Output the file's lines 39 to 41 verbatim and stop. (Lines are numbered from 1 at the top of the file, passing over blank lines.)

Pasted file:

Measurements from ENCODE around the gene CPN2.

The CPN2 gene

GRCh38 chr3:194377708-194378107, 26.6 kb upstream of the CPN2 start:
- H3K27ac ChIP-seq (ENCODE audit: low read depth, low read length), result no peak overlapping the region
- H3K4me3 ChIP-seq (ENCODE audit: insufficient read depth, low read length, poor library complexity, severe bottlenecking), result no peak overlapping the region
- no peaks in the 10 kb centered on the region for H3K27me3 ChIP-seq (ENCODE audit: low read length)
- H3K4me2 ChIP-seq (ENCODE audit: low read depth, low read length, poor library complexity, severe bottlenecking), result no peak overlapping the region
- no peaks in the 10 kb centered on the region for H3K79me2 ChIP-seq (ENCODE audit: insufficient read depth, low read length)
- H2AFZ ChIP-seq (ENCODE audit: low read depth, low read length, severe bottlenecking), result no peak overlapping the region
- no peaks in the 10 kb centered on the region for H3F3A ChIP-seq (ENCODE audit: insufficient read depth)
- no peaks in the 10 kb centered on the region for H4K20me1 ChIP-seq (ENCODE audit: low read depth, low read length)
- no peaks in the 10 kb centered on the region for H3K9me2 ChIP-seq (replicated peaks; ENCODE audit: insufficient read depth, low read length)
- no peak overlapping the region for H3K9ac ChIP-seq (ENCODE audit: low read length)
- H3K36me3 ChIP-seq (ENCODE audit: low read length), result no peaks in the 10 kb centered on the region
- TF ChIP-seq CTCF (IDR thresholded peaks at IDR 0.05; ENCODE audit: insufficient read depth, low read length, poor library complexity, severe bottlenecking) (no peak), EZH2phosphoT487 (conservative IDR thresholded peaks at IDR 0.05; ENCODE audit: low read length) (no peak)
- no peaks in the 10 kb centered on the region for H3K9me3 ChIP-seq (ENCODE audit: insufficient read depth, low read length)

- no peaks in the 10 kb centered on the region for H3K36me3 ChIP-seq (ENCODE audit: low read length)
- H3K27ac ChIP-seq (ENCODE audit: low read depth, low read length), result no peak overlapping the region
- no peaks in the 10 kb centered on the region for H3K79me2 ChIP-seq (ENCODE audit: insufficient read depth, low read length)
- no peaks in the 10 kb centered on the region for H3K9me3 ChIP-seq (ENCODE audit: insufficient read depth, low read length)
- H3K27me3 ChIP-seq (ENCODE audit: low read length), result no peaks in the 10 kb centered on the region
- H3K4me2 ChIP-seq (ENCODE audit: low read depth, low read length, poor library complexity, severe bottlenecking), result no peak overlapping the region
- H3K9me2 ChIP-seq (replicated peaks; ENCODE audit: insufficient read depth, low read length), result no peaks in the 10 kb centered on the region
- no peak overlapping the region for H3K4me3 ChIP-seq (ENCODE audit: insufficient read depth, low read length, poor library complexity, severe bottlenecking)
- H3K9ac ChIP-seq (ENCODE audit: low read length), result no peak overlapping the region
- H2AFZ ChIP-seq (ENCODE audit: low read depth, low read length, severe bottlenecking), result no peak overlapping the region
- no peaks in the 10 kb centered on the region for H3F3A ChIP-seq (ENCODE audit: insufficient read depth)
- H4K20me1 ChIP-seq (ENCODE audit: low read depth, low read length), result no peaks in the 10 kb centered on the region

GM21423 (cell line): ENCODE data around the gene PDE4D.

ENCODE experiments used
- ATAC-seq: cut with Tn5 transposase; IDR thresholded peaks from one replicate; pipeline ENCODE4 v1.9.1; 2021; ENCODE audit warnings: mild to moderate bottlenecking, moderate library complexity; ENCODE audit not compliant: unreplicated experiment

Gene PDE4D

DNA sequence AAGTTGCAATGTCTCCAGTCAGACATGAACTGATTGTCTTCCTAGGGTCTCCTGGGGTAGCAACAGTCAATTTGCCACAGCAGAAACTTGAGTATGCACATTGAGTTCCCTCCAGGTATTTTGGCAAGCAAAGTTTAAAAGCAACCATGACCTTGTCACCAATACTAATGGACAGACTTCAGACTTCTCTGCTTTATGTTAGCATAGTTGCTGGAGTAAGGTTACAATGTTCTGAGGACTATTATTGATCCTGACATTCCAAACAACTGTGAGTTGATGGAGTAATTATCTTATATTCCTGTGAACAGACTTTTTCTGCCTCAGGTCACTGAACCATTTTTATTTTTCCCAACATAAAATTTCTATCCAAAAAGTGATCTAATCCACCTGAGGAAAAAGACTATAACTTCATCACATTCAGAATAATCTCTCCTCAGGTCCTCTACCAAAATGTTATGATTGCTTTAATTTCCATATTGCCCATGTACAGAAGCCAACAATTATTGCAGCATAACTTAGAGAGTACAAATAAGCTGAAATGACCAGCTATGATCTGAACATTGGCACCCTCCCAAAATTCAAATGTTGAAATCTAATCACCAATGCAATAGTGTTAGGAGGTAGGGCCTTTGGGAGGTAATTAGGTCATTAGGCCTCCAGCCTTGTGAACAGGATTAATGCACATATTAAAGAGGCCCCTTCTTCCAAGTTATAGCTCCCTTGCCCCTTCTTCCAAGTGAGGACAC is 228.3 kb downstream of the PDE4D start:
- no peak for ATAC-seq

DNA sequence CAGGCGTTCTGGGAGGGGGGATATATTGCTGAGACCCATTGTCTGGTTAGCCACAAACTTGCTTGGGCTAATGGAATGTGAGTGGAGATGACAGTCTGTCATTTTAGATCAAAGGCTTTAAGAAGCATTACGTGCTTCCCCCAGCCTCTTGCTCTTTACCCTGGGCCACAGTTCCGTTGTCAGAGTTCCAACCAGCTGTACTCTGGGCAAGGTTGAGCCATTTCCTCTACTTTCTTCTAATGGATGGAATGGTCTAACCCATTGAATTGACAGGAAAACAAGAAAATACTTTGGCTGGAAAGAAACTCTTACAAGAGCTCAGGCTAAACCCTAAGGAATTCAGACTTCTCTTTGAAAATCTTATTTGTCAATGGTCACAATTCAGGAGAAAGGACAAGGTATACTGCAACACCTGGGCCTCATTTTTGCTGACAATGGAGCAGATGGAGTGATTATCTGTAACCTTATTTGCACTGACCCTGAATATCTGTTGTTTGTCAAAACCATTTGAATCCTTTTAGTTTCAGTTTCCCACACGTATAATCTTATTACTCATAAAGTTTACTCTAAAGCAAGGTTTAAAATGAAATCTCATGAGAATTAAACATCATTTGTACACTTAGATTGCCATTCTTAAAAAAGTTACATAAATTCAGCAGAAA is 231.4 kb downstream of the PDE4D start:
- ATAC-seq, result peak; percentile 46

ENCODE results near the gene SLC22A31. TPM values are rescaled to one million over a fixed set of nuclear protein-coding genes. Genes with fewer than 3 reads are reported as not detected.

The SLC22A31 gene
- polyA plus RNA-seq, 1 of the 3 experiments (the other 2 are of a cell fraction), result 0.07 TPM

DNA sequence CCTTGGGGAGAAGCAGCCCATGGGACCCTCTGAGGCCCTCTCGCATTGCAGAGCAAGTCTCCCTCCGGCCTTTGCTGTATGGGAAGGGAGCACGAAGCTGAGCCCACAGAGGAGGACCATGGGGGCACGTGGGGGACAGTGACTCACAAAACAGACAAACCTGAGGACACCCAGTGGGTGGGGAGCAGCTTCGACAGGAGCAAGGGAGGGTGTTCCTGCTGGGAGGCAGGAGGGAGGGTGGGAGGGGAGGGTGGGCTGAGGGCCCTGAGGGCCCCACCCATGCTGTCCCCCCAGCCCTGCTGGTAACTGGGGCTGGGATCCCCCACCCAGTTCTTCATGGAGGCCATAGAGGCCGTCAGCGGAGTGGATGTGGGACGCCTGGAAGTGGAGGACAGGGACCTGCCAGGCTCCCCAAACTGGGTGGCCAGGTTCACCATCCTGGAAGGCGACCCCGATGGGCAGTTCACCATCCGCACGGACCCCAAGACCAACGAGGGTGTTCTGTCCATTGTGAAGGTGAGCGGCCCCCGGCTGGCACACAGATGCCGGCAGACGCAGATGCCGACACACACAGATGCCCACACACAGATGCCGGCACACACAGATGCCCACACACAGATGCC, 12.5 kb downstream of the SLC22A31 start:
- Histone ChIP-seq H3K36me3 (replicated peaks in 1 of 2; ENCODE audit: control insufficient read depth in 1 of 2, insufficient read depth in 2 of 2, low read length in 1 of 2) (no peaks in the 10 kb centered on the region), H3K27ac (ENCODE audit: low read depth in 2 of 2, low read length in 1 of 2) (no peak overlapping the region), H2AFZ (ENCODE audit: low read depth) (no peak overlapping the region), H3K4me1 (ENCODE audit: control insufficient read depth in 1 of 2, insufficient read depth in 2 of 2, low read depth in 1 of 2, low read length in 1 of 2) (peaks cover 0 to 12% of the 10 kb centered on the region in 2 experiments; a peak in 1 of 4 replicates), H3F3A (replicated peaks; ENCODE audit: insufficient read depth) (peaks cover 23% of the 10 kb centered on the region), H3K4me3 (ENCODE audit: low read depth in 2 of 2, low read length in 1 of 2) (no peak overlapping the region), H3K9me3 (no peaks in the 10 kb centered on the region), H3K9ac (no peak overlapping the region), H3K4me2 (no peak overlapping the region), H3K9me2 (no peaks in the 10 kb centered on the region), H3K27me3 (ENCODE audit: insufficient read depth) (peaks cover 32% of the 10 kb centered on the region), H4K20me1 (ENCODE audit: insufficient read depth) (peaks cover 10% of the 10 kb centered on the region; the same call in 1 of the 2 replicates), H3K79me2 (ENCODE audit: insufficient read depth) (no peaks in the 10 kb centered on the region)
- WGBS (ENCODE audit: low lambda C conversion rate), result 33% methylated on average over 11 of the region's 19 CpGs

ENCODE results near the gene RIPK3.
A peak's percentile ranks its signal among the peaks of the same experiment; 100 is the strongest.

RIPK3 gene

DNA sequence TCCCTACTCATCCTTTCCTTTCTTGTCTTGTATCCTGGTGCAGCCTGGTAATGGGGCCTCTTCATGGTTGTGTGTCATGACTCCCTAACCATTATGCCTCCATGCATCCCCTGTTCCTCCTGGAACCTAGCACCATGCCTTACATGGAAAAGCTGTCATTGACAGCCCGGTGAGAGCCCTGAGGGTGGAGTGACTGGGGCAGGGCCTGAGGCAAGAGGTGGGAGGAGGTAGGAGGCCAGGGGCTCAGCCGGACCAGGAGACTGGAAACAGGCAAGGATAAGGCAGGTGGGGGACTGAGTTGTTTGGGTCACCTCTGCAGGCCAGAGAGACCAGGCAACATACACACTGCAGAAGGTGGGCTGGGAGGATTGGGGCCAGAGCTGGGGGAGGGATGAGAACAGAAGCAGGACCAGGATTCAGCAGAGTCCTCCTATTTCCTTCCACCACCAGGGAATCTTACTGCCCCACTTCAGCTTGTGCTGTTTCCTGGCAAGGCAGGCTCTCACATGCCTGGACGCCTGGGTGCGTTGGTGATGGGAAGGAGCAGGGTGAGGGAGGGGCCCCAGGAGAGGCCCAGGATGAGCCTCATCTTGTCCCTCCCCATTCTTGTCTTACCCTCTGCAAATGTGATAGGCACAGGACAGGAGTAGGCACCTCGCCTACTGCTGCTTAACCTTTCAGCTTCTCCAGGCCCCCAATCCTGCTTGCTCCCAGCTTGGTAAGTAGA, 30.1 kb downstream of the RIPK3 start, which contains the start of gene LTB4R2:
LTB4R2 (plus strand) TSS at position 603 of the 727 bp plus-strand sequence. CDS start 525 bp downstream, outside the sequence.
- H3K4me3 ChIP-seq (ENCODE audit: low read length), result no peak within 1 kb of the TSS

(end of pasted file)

- polyA plus RNA-seq, 1 of the 3 experiments (the other 2 are of a cell fraction), result 0.07 TPM

DNA sequence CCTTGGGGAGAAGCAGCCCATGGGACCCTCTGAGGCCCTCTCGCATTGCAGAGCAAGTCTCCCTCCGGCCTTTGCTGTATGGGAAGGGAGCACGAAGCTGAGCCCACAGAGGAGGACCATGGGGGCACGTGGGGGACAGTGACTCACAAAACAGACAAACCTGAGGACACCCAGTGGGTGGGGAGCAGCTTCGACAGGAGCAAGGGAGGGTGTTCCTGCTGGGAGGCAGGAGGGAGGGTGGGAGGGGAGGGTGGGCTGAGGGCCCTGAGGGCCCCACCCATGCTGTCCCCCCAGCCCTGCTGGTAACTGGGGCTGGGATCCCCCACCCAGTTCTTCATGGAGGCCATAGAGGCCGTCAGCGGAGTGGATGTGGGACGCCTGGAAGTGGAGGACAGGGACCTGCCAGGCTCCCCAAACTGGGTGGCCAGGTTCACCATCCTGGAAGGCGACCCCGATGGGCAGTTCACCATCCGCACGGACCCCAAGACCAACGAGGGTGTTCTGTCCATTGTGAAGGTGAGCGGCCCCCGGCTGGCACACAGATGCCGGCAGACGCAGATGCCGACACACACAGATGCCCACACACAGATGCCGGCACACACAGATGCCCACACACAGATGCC, 12.5 kb downstream of the SLC22A31 start:
- Histone ChIP-seq H3K36me3 (replicated peaks in 1 of 2; ENCODE audit: control insufficient read depth in 1 of 2, insufficient read depth in 2 of 2, low read length in 1 of 2) (no peaks in the 10 kb centered on the region), H3K27ac (ENCODE audit: low read depth in 2 of 2, low read length in 1 of 2) (no peak overlapping the region), H2AFZ (ENCODE audit: low read depth) (no peak overlapping the region), H3K4me1 (ENCODE audit: control insufficient read depth in 1 of 2, insufficient read depth in 2 of 2, low read depth in 1 of 2, low read length in 1 of 2) (peaks cover 0 to 12% of the 10 kb centered on the region in 2 experiments; a peak in 1 of 4 replicates), H3F3A (replicated peaks; ENCODE audit: insufficient read depth) (peaks cover 23% of the 10 kb centered on the region), H3K4me3 (ENCODE audit: low read depth in 2 of 2, low read length in 1 of 2) (no peak overlapping the region), H3K9me3 (no peaks in the 10 kb centered on the region), H3K9ac (no peak overlapping the region), H3K4me2 (no peak overlapping the region), H3K9me2 (no peaks in the 10 kb centered on the region), H3K27me3 (ENCODE audit: insufficient read depth) (peaks cover 32% of the 10 kb centered on the region), H4K20me1 (ENCODE audit: insufficient read depth) (peaks cover 10% of the 10 kb centered on the region; the same call in 1 of the 2 replicates), H3K79me2 (ENCODE audit: insufficient read depth) (no peaks in the 10 kb centered on the region)